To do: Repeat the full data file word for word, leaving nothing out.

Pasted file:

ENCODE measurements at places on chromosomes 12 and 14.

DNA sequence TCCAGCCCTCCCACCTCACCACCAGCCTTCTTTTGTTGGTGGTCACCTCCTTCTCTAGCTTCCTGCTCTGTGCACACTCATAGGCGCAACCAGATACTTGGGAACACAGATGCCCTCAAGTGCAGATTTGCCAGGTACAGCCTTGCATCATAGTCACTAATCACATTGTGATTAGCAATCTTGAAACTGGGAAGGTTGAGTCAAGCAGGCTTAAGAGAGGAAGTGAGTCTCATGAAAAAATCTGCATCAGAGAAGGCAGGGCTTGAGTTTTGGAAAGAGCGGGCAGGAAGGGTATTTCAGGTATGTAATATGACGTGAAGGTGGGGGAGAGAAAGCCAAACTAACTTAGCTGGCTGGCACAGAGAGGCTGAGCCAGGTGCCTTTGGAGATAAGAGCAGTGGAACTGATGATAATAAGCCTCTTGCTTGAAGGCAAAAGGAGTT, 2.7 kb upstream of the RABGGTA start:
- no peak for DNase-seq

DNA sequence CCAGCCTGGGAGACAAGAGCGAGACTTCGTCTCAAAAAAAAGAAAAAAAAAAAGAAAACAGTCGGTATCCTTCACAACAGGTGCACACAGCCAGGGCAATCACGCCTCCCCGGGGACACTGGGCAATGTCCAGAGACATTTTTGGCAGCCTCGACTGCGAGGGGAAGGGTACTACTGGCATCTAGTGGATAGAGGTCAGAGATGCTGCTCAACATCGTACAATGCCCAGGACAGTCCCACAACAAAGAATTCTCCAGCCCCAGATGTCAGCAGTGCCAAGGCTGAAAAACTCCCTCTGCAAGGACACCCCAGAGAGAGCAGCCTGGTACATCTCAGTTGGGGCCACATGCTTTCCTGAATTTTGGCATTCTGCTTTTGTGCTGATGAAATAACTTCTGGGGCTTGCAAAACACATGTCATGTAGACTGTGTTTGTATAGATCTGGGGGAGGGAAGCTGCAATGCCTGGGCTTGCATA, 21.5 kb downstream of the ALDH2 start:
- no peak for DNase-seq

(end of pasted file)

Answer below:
ENCODE measurements at places on chromosomes 12 and 14.

DNA sequence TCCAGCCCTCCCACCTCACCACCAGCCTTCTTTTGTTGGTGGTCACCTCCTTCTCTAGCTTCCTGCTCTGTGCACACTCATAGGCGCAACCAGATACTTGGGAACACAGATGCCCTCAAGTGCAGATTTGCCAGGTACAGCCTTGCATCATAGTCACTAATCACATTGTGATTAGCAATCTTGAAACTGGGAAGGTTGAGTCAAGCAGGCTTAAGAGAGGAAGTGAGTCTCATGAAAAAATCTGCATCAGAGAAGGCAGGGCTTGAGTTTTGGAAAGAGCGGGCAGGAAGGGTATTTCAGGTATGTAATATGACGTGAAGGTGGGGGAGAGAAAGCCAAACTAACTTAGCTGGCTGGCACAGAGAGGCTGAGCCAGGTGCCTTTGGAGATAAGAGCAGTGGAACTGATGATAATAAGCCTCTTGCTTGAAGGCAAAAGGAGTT, 2.7 kb upstream of the RABGGTA start:
- no peak for DNase-seq

DNA sequence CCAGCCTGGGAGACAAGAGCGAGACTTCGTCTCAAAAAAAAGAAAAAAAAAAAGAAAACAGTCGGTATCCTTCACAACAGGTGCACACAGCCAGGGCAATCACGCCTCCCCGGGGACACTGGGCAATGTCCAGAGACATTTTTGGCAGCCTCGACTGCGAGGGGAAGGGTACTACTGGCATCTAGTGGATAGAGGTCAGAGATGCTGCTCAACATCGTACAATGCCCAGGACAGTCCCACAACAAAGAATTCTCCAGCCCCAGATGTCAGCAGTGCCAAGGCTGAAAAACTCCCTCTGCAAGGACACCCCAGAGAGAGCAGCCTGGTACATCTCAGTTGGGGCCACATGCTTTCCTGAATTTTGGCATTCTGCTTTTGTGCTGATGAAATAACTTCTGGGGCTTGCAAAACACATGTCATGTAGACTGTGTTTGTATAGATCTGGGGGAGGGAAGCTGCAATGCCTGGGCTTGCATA, 21.5 kb downstream of the ALDH2 start:
- no peak for DNase-seq